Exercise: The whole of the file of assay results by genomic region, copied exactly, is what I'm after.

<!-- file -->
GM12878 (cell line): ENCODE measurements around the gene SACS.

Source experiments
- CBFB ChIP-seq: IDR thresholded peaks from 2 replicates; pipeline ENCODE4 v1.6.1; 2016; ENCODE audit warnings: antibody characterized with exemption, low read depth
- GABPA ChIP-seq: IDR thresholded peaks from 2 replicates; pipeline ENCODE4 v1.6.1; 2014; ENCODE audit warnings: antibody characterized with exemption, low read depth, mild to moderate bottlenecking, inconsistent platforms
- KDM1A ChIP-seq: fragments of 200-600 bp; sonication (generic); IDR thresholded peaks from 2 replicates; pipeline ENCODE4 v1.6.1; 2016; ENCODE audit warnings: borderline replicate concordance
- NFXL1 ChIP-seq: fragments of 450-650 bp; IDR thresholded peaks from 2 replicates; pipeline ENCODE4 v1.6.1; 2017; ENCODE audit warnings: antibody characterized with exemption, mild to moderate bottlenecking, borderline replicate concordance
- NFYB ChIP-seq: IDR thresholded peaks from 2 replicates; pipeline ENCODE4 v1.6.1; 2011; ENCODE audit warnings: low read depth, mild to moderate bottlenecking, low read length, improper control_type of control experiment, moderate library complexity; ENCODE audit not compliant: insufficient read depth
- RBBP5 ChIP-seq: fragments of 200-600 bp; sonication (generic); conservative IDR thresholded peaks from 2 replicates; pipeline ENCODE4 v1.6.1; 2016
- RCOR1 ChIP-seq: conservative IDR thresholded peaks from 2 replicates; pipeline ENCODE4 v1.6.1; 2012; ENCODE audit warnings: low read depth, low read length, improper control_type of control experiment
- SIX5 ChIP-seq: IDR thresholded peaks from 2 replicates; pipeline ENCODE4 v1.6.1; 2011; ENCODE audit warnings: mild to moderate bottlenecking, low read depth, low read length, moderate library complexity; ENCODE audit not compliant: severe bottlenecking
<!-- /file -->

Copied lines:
GM12878 (cell line): ENCODE measurements around the gene SACS.

Source experiments
- CBFB ChIP-seq: IDR thresholded peaks from 2 replicates; pipeline ENCODE4 v1.6.1; 2016; ENCODE audit warnings: antibody characterized with exemption, low read depth
- GABPA ChIP-seq: IDR thresholded peaks from 2 replicates; pipeline ENCODE4 v1.6.1; 2014; ENCODE audit warnings: antibody characterized with exemption, low read depth, mild to moderate bottlenecking, inconsistent platforms
- KDM1A ChIP-seq: fragments of 200-600 bp; sonication (generic); IDR thresholded peaks from 2 replicates; pipeline ENCODE4 v1.6.1; 2016; ENCODE audit warnings: borderline replicate concordance
- NFXL1 ChIP-seq: fragments of 450-650 bp; IDR thresholded peaks from 2 replicates; pipeline ENCODE4 v1.6.1; 2017; ENCODE audit warnings: antibody characterized with exemption, mild to moderate bottlenecking, borderline replicate concordance
- NFYB ChIP-seq: IDR thresholded peaks from 2 replicates; pipeline ENCODE4 v1.6.1; 2011; ENCODE audit warnings: low read depth, mild to moderate bottlenecking, low read length, improper control_type of control experiment, moderate library complexity; ENCODE audit not compliant: insufficient read depth
- RBBP5 ChIP-seq: fragments of 200-600 bp; sonication (generic); conservative IDR thresholded peaks from 2 replicates; pipeline ENCODE4 v1.6.1; 2016
- RCOR1 ChIP-seq: conservative IDR thresholded peaks from 2 replicates; pipeline ENCODE4 v1.6.1; 2012; ENCODE audit warnings: low read depth, low read length, improper control_type of control experiment
- SIX5 ChIP-seq: IDR thresholded peaks from 2 replicates; pipeline ENCODE4 v1.6.1; 2011; ENCODE audit warnings: mild to moderate bottlenecking, low read depth, low read length, moderate library complexity; ENCODE audit not compliant: severe bottlenecking